Got more great ideas like these? Please submit them to email@example.com!
fruit stall by Ross Parker, 2006 (CC BY-NC 2.0)
At the beginning of many first year courses I show this picture on the screen and ask the following questions:
From the activity I pull out the following questions:
Reference: Edwards, A. and Hill, V. (2012) Games used in teaching information literacy skills. Available from
http://find.jorum.ac.uk/resources/18121 [accessed 10/8/2014].
This lesson took place during a 50-minute session with first-year program students in select classes.
The focus was keywords, and a connection was made with a current campus speaker. Using a reference to picture, students were asked to type "January berry" in a Google Image search, since these were the keywords recalled from mention of a picture in the speech. In addition to the picture being in the results, pictures of Halle Berry and January Jones (with berry lips) are included. This served as a good example for keyword searching and the use of AND, OR, NOT... (not Halle Berry not a dish of berries).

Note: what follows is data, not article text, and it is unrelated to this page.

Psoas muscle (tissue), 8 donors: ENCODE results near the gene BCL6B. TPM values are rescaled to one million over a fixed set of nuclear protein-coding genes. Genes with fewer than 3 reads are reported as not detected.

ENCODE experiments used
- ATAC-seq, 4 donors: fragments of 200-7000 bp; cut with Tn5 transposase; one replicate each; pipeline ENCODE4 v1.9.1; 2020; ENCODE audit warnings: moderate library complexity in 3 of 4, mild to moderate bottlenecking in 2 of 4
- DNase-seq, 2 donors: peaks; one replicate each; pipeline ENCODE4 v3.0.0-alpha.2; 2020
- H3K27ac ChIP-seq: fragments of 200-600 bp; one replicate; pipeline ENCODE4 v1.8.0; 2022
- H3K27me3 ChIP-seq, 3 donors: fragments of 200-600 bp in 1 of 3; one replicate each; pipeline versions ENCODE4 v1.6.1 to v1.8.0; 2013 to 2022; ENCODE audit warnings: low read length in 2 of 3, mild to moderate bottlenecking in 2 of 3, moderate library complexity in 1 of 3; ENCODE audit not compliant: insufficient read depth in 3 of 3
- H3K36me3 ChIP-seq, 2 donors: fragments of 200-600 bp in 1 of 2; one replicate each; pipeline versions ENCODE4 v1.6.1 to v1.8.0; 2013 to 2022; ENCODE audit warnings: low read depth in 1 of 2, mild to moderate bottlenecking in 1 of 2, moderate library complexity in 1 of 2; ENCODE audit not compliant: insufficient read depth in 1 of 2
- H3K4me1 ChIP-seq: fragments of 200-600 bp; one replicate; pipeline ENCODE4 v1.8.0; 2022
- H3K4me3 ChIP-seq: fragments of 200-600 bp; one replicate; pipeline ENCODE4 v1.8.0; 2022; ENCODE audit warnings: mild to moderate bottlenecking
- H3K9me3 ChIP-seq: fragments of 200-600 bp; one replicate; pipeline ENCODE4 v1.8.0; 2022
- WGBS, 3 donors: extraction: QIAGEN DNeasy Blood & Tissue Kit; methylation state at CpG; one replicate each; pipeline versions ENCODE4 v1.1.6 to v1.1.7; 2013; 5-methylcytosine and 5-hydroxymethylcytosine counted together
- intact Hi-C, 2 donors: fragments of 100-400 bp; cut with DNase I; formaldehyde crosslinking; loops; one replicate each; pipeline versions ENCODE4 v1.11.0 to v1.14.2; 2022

Have students log into a shared Google Sheet (spreadsheet) and answer a set of open ended questions about a specific research question. What words would you use? What alternative words would work? etc. Use Google Sheet to spur conversation about developing search terms in research.
Goal is to get students thinking about alternative keywords for searching. In groups, students are given a keyword related to a sample topic. Groups have 2 minutes to brainstorm synonyms or use online tools to create the longest list. After sharing results and methods with the class, a winning group is declared.